by Tim Lohman

Greater Dandenong City Council breaks down data silos with new ECM system

May 22, 20094 mins
GovernmentGovernment IT

Greater Dandenong City Council is moving to break down its information silos and foster a more collaborative work environment with the roll out of a new electronic content management (ECM) system.

The ECM system, from Australian provider Objective, has been under trial for the last three months and is expected to go live in September for the Council’s 400 staff.

It is expected to underpin improved information management and service delivery to the local community and help the Council maintain compliance with standards such as the Freedom of Information Act and the Victorian Electronic Records Standard (VERS), which deals with the disposal of records.

Herb Meier, manager information technology services at Dandenong City Council, says the move to Objective was prompted by a the adoption of a new knowledge management strategy at the Council, aimed at obtaining the benefits of a fully-paperless, electronic-only records system

With the Council’s 400 staff often unwilling to use the existing ECM due to its perceived user unfriendliness, the Council was also being challenged by the creation of isolated silos of data inaccessible to many of the workers at the Council.

“Under the current system, people keep repositories of records and data for a variety of reasons,” Meier says. “There is also a huge reliance on shared network drives where people store a lot of information, so as a result, a relatively large number of documents don’t find their way into the official record system and don’t get registered.

“Our goal is to eliminate that and scale back the network drives so all corporate information is stored in the common repository, which will be the Objective system.”

This common repository will serve as the source of information and documents for the Council’s many enterprise applications, including its Merit CRM system and property and rating system in particular, Meier says.

“We also use the workflow capability of Objective to manage processes such as processing planning applications, budgeting, client referrals in community service and Work Cover incidents,” he says. “There are a number of document-intensive processes governed by workflow rules. This will lead to a significant improvement on the current system.”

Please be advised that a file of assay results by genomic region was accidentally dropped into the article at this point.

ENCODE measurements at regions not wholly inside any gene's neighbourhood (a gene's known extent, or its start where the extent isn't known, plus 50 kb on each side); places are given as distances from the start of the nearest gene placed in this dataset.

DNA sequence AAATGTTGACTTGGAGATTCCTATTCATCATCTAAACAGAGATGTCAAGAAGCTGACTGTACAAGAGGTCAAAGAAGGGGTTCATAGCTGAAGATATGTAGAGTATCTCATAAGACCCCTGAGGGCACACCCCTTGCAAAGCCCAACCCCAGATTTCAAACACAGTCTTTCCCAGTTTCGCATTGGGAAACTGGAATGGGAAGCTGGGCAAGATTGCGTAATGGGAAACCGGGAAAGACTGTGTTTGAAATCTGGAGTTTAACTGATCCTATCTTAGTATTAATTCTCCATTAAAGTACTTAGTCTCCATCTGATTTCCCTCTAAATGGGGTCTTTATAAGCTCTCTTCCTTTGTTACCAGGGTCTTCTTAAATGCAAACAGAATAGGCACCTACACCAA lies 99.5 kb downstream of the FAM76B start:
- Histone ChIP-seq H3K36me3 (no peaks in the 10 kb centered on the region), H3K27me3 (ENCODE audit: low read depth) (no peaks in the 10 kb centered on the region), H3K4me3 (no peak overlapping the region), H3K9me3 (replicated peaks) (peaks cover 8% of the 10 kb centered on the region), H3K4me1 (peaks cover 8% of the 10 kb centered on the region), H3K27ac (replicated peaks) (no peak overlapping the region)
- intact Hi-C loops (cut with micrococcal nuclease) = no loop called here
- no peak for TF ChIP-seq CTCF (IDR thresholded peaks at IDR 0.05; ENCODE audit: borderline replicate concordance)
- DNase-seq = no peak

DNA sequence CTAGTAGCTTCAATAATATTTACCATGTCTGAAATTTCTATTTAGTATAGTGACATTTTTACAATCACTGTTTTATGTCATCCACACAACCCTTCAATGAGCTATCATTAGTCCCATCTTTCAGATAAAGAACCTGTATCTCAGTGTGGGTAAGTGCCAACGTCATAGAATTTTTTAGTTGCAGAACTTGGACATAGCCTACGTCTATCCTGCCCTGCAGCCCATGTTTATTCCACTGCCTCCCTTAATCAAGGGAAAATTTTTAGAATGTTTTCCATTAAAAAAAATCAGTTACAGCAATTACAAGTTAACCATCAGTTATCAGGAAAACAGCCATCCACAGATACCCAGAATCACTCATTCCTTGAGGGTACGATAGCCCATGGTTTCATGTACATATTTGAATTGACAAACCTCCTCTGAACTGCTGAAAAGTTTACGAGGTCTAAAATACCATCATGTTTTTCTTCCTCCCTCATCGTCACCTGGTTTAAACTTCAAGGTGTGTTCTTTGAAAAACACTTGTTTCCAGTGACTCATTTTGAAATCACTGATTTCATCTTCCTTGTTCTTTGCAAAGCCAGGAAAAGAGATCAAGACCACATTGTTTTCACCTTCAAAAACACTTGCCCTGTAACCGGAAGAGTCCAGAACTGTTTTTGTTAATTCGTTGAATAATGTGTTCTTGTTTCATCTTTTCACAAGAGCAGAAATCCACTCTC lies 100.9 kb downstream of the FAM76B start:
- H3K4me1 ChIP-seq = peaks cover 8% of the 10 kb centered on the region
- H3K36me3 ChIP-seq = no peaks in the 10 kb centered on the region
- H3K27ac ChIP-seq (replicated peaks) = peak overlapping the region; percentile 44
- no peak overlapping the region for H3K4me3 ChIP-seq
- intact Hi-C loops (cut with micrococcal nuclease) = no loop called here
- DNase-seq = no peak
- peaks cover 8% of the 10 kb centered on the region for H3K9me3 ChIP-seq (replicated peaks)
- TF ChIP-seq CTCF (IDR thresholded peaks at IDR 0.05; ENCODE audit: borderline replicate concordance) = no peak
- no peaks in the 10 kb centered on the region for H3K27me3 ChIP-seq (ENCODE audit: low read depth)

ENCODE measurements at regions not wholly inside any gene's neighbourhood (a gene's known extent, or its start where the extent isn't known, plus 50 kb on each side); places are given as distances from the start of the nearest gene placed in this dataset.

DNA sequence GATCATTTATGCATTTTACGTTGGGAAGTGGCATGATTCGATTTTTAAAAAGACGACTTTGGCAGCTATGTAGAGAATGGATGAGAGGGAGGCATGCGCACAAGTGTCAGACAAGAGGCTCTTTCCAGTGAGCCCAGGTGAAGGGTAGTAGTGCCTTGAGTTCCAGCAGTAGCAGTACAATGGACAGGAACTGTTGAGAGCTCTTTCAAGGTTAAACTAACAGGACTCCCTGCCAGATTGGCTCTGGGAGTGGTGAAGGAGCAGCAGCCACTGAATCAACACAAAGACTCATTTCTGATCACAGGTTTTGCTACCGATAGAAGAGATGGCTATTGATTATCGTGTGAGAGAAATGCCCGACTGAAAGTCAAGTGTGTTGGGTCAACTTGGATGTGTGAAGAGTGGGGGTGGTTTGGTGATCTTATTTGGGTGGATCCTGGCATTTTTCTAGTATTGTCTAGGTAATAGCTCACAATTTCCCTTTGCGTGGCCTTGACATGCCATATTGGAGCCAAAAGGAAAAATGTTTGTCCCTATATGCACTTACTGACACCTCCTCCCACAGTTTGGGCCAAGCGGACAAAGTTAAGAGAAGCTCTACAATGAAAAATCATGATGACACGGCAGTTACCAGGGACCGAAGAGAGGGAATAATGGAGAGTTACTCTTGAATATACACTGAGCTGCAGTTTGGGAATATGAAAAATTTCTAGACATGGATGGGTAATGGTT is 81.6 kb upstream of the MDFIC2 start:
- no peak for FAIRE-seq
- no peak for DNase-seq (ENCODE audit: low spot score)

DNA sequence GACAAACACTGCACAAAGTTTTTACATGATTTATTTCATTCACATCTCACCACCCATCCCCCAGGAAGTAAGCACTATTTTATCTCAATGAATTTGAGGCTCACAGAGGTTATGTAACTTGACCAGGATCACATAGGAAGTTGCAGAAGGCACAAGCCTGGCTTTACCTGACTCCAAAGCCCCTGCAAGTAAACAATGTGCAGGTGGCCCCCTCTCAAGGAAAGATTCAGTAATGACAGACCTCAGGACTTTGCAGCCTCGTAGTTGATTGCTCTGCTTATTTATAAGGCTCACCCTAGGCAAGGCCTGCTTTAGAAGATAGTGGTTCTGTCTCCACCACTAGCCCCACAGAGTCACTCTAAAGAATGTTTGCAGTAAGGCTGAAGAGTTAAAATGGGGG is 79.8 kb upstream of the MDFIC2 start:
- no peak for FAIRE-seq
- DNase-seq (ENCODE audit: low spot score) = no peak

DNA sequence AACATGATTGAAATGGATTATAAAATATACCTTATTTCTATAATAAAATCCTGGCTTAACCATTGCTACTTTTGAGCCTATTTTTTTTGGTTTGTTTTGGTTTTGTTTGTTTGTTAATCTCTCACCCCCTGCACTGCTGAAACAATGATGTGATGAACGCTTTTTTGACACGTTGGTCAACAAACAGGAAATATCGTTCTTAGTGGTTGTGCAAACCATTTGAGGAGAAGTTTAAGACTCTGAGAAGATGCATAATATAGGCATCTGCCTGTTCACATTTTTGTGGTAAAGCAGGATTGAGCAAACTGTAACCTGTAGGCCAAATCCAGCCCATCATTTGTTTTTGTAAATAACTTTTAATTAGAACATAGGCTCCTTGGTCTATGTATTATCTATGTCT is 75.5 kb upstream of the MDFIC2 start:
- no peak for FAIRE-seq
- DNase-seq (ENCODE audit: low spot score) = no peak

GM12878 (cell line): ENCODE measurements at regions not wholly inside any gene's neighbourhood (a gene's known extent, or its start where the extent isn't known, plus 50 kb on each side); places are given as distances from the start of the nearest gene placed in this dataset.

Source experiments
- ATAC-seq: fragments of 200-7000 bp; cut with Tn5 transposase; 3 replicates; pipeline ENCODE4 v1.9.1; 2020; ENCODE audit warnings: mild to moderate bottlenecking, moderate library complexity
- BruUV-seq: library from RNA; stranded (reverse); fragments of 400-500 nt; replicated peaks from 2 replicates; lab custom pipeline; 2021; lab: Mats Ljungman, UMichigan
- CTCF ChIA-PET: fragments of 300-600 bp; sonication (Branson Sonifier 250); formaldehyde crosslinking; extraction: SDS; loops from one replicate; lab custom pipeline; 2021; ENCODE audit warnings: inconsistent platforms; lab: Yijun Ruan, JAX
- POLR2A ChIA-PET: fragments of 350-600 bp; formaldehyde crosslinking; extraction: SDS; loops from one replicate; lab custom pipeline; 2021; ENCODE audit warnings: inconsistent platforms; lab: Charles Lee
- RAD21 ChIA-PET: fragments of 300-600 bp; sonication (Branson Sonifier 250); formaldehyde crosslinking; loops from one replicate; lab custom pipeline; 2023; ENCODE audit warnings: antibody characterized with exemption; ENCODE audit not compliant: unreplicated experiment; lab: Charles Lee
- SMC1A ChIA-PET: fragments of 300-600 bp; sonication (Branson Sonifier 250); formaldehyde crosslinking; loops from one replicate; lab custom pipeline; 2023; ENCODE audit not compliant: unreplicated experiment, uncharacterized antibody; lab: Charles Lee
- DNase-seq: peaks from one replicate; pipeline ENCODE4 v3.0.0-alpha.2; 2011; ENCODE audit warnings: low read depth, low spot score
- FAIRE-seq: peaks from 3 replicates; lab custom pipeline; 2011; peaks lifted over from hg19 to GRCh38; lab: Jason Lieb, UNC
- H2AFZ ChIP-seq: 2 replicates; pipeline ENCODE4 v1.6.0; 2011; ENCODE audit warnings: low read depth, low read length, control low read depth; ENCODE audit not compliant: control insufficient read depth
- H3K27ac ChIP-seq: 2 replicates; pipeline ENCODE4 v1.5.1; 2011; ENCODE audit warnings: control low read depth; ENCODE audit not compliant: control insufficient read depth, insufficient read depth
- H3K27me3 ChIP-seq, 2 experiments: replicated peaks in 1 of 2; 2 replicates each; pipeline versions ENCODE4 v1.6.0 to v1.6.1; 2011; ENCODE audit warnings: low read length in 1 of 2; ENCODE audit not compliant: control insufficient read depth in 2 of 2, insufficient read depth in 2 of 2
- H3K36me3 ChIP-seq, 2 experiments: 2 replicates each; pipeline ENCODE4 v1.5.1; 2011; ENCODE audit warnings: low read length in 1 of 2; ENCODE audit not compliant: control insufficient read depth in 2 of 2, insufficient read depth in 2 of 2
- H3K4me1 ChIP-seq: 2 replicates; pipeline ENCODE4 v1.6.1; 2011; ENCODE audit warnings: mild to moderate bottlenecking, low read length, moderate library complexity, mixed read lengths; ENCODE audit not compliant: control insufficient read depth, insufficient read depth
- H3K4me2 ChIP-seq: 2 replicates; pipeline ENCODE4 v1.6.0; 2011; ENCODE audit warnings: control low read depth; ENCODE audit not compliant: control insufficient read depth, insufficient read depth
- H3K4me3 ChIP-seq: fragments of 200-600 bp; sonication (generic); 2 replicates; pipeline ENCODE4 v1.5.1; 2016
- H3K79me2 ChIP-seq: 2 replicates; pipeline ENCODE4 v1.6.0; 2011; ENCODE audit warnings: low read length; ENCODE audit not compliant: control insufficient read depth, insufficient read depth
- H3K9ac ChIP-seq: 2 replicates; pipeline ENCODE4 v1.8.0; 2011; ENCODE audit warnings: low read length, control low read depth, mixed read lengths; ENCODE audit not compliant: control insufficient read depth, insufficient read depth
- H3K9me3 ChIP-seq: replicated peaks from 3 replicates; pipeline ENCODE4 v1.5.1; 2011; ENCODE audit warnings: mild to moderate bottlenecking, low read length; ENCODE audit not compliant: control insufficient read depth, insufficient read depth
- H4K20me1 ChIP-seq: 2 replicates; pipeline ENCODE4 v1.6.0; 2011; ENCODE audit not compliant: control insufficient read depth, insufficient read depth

Meier says that by integrating the ECM with its CRM system, any written requests from rate-payers received by the Council will now be scanned, classified and then used to automatically initiate a request for information or action from the correct person in Council.

“Under the old system a letter would be received, registered, and a copy of it manually sent to someone — who may not be the right person,” he says. “This person would then enter it into the Customer Request system. Using the integration between the EDRMS and the Customer Request System we will be able to trigger the processing of the request when we receive the letter and provide a better service to our customers.”

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Dandenong City Council also expects to see greater collaboration through a new document versioning capability, as well as an improvement in processing times for applications and approvals thanks to the revision of its document classification process under the new ECM system, Meier says.

“We revised our classification scheme and based it on functions and activities rather than organisational structure,” he says. “Accordingly, people will have improved access to documents across organisational units. At the moment access is largely based on the organisational unit people belong to and that makes information sharing and collaboration more difficult.”

Despite current media hype surrounding the Cloud Computing and Software-as-Service (SAAS) application delivery models, Meier says security concerns about cloud applications prompted the Council to go with Objective and its onsite-only hosting option.

“[Cloud Computing] technology isn’t quite there yet; particularly for a system that will become one of our most important information systems,” he says. “At this point in time, the risk of Cloud Computing is too high.”

Meier says the infrastructure cost for hosting the solution internally only amounted to about 15 percent of the total project budget, with only one extra server and one additional SAN tray required for extra storage.

He also stressed that the Council’s successful piloting of the new ECM to date was the result of collaboration with other Councils, which had also begun implementing similar ECM projects.

Managing cultural change within the Council was also key. “We started with an awareness session to reinforce with staff what their obligations were for managing corporate records to get away from the approach where people kept their own records,” Meier says. “We also involved a number of our key users early and had a selection process where the end-users had a say.”